Feta

A salty and tart cheese, feta also ranks as one of the fastest- growing cheeses being offered on pizzeria menus, according to Technomic. However, sheep cheeses, such as feta and manchego, have a high protein content, lending to firmer textures even when baked. “Because of feta’s firm yet crumbly texture, it’s less likely to melt,” says Kerr. “Feta is best used as a pizza topping in combination with a semihard or semisoft cheese.”

 

Gruyère

Gruyère and Emmental are some of the best melting cheeses for all applications, which may be why we’re seeing them on more pizza menus lately. Their high moisture and low salt content help these sweet, nutty cheeses melt faster.

 

Blue

For more adventurous chefs, anything in the blue family melts well and adds a huge amount of flavor with minimal cost, according to Todd. “It takes only 10% to 15% of blue cheese in a blend to give truly soul-satisfying depth of flavor,” he says. “As blues cook, they get a bit milder, but much more savory. Blue cheese is one of the highest-rated foods in the world for delivering the flavor category known as umami.” 

 

Asiago

Kerr says that Wisconsin cheesemakers age Asiago to develop sharper flavors, similar to a blend of aged cheddar and Parmesan. “This aging changes the texture of the Asiago from elastic and firm to hard and granular,” she says. “This means that, when it comes to using Asiago on pizza, it offers great flavor and is best used in combination with a semisoft or semihard cheese that can deliver an exceptional melt.”

 

The Perils of Part-Skim Cheeses 

However, guidelines notwithstanding, almost anything goes when it comes to pizza, if you’re open to experimentation. “The better you understand how cheeses differ from one another, the better you can take advantage of their individual cooking characteristics,” says Todd. “The only cheeses you need to be wary of are part-skim cheeses, such as part-skim mozzarella, Emmental and Swiss, as these have very bad post-melt chew, meaning that when melted and cooled, they get very tough and rubbery. That’s why you never see Swiss on a pizza menu!”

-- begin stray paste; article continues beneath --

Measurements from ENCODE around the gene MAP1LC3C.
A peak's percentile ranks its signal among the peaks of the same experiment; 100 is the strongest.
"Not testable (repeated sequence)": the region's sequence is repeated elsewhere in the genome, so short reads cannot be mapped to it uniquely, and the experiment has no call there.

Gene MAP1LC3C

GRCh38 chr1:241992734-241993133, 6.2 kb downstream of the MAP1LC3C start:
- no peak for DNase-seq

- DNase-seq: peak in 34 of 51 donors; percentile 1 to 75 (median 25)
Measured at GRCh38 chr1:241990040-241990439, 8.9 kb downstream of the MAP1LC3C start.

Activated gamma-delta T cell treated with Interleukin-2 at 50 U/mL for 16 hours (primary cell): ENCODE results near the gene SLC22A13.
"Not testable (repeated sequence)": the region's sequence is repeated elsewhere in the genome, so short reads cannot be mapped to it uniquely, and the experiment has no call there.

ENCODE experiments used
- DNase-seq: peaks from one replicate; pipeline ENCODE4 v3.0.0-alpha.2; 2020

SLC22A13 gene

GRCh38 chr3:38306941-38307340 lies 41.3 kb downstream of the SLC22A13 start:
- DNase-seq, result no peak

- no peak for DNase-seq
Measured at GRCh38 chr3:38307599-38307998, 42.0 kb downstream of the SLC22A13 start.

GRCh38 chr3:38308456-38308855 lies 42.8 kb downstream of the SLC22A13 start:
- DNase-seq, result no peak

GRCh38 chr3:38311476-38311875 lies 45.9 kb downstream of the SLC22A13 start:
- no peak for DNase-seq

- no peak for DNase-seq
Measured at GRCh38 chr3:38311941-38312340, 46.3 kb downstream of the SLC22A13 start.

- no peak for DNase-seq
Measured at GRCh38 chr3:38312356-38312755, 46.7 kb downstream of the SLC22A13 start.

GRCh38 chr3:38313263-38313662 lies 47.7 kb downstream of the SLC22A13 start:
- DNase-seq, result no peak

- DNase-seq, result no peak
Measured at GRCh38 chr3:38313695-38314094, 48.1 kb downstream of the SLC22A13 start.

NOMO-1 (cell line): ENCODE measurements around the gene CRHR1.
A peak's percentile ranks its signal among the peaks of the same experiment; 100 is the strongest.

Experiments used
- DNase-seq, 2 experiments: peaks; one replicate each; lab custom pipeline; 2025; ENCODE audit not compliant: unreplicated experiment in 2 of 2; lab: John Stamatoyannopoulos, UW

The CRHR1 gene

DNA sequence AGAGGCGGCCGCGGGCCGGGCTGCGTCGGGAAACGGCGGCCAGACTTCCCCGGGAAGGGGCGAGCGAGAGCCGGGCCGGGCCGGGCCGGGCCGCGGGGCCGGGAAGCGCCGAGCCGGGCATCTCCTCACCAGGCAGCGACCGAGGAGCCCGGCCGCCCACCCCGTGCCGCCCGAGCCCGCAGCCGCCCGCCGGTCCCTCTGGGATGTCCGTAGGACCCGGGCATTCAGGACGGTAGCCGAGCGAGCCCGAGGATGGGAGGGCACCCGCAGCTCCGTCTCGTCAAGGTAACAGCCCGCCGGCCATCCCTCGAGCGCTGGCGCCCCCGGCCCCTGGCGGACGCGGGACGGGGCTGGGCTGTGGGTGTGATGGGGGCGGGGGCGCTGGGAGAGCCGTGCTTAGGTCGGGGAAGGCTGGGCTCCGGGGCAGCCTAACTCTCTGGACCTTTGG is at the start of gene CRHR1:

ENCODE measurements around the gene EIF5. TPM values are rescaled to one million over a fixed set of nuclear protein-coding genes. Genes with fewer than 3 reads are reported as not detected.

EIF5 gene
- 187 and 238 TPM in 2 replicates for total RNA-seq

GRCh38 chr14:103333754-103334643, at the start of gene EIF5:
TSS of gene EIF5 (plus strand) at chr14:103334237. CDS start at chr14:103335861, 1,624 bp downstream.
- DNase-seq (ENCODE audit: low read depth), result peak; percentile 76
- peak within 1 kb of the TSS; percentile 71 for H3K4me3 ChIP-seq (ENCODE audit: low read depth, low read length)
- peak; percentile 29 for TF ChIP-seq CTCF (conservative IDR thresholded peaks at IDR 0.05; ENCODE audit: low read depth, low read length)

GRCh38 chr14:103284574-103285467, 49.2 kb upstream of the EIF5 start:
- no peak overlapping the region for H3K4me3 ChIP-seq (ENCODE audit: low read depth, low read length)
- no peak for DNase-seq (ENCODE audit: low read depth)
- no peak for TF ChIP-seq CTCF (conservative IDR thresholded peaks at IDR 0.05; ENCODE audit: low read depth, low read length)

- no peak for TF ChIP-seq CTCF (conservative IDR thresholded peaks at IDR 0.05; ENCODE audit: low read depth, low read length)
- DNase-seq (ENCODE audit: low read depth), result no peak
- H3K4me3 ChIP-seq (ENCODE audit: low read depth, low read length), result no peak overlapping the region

The Oven Factor

The type of oven you use can also affect how quickly cheese melts, according to Todd. “Cheese melting is a factor of heat distribution,” he says. “The more surface area the cheese has (feather-shred vs. cubes, for example), the faster the heat is distributed throughout the cheese, melting it faster and more evenly. But faster is not necessarily better. If your pie is piled high with toppings, it will take longer to heat through than a simple cheese pizza. The same amount and style of cheese on each will cook very differently.”

In this case, a deck oven, with its hotter and cooler spots, can come in handy, Todd adds. “A thin pizza with few or no toppings needs to go in the hot spot, whereas a pizza loaded with toppings needs a slower oven to get cooked through without burning the cheese on top. Impinger ovens need more finesse, moving a pie through faster or slower, depending on thickness of toppings and crust.” 

Liz Barrett is PMQ’s editor at large and author of Pizza: A Slice of American History.